With Intel finally releasing a motherboard that supports PC133 SDRAM, this memory should soon become the mainstream standard. DDR improves performance, but its immediate future is clouded by high cost and uncertain availability.

As for Rambus, no matter how you slice it, most people just don't need it yet.

--David Essex

Athlon Thunderbird CPUs match up well against Intel PIIIs.

One Motherboard does not fit all. If you have a Rambus motherboard, you will not be able to switch to DDR, or vice versa.

One of the first DDR PCs, built for us by Micron Technology.

Intel's Latest Chip Set Chronicles

Filling a gap in its motherboard lineup, Intel has just released three new chip sets. The 815 and 815E support PC133 SDRAM and finally give a choice to mainstream users who want extra speed but don't want to pay Rambus's high premium. To shore up its 820 chip set line and satisfy high-end users, Intel has brought out the 820E, which lacks the memory problems of previous 820s.

Like the older 810 and 810E chip sets, the 815 and 815E have integrated graphics. That design saves money but, in the case of the 810s, left you with no real upgrade options. That's not true of the 815s. With those chips, PC vendors can offer three levels of graphics quality: standard integrated, integrated with a 4MB 3D graphics accelerator, and with a 4X AGP slot for a third-party graphics card.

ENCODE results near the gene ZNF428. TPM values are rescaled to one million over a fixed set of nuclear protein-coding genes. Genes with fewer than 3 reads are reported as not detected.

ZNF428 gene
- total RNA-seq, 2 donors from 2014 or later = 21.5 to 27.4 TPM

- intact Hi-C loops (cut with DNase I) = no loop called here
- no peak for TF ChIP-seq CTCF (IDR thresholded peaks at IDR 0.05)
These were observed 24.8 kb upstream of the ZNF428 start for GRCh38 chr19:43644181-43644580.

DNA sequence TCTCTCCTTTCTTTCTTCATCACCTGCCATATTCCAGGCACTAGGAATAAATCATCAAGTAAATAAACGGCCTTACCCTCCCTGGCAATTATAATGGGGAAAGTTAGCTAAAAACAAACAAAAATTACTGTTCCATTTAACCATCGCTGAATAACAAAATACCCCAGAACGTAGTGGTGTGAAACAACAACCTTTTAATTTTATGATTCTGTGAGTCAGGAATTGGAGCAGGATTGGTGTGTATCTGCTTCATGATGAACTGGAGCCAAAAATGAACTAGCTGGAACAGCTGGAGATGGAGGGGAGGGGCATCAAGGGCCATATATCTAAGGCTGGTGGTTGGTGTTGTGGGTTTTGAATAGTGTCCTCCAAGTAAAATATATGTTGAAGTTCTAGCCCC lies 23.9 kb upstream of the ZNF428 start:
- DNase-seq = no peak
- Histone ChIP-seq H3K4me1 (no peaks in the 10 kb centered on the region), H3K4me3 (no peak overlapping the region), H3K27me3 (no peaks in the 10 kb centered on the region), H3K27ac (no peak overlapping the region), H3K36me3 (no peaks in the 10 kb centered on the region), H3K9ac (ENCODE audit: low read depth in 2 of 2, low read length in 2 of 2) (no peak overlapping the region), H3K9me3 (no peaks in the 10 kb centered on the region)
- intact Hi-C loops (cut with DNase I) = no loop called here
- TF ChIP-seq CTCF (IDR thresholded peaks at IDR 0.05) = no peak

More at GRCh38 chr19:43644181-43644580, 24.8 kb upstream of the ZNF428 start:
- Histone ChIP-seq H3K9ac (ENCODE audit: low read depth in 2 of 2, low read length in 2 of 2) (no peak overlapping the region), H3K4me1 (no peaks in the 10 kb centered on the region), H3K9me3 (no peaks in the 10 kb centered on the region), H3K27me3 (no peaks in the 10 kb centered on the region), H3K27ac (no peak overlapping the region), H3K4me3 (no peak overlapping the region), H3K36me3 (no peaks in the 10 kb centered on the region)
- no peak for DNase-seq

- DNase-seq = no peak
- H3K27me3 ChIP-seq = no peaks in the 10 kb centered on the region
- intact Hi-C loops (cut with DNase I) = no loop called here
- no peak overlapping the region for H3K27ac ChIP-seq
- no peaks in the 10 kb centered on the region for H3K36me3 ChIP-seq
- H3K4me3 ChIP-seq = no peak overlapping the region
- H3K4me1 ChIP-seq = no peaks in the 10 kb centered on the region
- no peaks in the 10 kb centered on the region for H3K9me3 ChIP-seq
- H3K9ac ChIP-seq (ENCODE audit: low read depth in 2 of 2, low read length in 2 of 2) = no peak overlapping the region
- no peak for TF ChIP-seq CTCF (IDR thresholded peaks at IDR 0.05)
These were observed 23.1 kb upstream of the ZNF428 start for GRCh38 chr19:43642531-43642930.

Expect the 815 and 815E in midrange PCs from major vendors such as HP and Micron's ClientPro Cns, for example, will feature the 815E in a standard configuration with a Pentium III-667, 128MB of RAM, a 15GB drive, the 4MB 3D graphics accelerator, a 17-inch monitor, and Windows 2000. It will list for $1499. Look for other vendor announcements later this summer and fall.

The Rambus-only 820E lacks the memory translator hub that caused the recent recall of previous 820 SDRAM-based boards. It also features a new I/O Controller Hub 2, or ICH2, which replaces the 820's original ICH. The ICH2 supports high-end features such as the fast ATA/100 hard drive standard (up from ATA/66), full six-channel stereo sound (up from two channels), and four USB ports (up from two). The ICH2 also supports three integrated LAN options: two 10/100 ethernet options, and a 1-mbps home phone line alternative. It also offers a more flexible add-in solution for cards based on the Communication and Networking Riser specification. Like the 820E, the 815E includes the ICH2, while the lower-priced 815 uses Intel's original ICH.

No major vendors are expected to offer 820E PCs at the chip set's launch; you should see them in high-end PCs this fall.

The 815 chip set should have a long, successful life. The 820E, however, won't reside at the top for long. Intel's next-generation, 1-GHz-plus Willamette processor, expected in the second half of the year, will use a new chip set, code-named Tehama.

--Tom Mainelli

Memory Unmuddled

DDR SDRAM: Double Data Rate SDRAM, an upcoming system RAM technology, borrows a technique from RDRAM to double SDRAM's data-transfer rate to roughly RDRAM speeds.

PC-100 SDRAM: Synchronous DRAM (the workhorse of modern PCs) running at 100-MHz bus speed.

PC-133 SDRAM: Synchronous DRAM running at 133-MHz bus speed.

RDRAM: Rambus DRAM can run about three times faster than typical SDRAM. The current version supports bus speeds between 600 and 800 MHz, and is often identified as PC600, PC700, or PC800.